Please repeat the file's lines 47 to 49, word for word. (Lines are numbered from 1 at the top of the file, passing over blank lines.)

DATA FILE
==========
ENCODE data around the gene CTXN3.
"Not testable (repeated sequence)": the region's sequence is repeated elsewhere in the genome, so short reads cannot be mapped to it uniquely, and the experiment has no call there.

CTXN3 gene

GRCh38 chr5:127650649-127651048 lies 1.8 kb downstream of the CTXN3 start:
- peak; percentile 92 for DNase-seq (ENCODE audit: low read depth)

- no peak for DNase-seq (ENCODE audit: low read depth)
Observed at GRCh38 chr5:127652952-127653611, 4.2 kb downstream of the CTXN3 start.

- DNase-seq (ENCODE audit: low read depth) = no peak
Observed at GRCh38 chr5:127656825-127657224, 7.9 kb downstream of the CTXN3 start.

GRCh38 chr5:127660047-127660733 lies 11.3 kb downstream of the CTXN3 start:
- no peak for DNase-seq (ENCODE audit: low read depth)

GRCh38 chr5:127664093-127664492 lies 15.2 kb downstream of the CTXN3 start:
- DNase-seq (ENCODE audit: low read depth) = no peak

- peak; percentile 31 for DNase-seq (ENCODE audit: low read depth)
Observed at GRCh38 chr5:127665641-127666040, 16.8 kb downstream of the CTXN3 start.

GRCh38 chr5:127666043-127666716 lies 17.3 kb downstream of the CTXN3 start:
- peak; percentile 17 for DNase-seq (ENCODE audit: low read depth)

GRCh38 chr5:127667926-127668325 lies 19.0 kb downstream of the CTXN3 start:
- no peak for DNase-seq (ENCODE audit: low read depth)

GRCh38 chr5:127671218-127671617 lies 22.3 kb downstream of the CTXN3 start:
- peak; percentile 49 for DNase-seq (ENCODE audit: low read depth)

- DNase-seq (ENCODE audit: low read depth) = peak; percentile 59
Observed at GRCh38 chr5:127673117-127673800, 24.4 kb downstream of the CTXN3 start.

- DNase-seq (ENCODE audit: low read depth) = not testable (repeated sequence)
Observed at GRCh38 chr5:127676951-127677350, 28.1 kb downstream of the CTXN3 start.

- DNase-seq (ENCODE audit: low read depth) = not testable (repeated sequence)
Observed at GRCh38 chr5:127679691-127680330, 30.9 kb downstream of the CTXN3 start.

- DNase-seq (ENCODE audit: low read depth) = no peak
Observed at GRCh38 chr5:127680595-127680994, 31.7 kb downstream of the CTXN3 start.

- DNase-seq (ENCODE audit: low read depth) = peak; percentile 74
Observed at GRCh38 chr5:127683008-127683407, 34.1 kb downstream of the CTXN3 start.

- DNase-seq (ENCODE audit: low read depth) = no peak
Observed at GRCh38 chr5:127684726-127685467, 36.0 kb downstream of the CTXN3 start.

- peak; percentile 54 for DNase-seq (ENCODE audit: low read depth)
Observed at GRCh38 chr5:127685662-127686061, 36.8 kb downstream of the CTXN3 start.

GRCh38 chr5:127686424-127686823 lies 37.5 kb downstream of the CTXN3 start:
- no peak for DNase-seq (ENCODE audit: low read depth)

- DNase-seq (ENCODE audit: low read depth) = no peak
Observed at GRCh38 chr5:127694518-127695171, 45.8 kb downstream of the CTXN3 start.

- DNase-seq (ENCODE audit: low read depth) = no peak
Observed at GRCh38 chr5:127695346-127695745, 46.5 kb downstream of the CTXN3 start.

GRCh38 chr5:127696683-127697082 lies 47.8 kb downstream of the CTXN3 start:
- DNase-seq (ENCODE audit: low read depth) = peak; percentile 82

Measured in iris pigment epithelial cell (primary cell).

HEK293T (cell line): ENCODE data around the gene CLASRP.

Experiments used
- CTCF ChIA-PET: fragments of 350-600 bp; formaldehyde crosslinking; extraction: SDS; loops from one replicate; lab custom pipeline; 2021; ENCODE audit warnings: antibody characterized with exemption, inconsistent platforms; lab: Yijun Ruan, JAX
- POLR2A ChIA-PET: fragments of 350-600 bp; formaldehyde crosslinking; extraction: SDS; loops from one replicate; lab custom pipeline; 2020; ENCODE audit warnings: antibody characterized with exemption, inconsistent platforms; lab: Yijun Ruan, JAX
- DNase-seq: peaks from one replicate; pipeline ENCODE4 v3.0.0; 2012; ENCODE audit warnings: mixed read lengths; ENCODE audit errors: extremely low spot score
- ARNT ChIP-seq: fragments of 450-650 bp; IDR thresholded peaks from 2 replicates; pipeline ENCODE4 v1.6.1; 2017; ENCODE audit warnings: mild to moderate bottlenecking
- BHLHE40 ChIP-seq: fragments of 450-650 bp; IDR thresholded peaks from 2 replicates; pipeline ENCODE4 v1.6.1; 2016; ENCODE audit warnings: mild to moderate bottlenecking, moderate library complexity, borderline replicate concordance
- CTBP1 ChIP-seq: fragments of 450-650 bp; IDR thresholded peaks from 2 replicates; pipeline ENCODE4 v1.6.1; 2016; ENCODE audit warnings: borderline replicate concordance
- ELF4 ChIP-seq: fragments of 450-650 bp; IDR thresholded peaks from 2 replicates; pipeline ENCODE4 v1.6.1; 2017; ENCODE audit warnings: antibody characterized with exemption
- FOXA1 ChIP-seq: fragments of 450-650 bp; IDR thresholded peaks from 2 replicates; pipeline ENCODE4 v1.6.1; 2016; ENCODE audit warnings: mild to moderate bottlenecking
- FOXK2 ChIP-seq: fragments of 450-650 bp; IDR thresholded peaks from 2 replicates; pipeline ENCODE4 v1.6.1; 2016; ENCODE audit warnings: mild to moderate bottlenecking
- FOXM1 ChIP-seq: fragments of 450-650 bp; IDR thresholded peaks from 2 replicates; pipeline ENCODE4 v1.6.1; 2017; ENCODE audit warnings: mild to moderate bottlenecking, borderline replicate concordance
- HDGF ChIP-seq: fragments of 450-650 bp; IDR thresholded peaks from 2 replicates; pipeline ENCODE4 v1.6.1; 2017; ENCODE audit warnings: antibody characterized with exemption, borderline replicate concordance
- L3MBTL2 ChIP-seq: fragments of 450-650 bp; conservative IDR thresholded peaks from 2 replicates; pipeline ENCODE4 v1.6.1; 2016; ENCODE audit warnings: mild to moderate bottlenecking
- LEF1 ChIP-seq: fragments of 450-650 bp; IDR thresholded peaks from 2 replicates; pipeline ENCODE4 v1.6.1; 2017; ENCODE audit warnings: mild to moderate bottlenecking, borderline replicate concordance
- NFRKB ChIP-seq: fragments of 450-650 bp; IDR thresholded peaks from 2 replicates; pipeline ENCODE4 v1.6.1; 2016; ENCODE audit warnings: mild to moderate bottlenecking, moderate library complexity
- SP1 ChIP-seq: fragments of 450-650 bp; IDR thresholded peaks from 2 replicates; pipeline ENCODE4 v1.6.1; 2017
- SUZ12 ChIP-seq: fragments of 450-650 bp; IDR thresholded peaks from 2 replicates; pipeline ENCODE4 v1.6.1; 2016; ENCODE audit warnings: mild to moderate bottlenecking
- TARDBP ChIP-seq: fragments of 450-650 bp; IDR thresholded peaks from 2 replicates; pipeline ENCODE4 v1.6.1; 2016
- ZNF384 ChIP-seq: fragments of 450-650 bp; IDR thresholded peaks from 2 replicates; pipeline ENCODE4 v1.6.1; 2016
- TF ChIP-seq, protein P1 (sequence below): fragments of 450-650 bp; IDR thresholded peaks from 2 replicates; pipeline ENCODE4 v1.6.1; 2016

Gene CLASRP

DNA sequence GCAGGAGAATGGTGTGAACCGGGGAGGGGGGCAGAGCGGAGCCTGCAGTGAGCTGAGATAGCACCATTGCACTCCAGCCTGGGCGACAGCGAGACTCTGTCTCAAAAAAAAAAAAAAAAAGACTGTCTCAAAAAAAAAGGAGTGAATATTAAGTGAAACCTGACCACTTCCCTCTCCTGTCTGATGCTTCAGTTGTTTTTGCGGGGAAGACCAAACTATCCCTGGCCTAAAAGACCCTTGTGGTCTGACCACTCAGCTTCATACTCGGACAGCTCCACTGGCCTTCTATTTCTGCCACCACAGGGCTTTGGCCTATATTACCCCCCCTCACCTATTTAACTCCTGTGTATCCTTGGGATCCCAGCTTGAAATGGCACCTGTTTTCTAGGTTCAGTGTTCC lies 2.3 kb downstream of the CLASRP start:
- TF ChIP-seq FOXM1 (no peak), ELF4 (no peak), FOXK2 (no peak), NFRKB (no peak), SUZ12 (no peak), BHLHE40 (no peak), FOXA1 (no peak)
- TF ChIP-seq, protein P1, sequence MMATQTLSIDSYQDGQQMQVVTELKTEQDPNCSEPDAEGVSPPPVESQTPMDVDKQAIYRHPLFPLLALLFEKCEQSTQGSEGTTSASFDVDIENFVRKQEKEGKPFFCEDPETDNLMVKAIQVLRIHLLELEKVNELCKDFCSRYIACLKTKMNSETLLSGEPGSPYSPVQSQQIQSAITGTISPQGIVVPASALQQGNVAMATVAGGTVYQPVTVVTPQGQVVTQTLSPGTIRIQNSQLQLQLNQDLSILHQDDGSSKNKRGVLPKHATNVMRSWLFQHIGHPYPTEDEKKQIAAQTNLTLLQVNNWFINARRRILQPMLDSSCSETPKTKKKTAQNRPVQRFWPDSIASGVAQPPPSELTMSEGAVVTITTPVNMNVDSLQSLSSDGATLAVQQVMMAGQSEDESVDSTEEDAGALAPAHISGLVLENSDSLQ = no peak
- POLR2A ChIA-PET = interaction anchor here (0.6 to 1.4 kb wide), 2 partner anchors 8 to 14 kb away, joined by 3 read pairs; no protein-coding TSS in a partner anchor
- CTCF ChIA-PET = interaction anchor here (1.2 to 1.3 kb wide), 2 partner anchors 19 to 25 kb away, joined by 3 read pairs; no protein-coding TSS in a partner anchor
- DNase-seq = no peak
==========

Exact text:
- CTCF ChIA-PET: fragments of 350-600 bp; formaldehyde crosslinking; extraction: SDS; loops from one replicate; lab custom pipeline; 2021; ENCODE audit warnings: antibody characterized with exemption, inconsistent platforms; lab: Yijun Ruan, JAX
- POLR2A ChIA-PET: fragments of 350-600 bp; formaldehyde crosslinking; extraction: SDS; loops from one replicate; lab custom pipeline; 2020; ENCODE audit warnings: antibody characterized with exemption, inconsistent platforms; lab: Yijun Ruan, JAX
- DNase-seq: peaks from one replicate; pipeline ENCODE4 v3.0.0; 2012; ENCODE audit warnings: mixed read lengths; ENCODE audit errors: extremely low spot score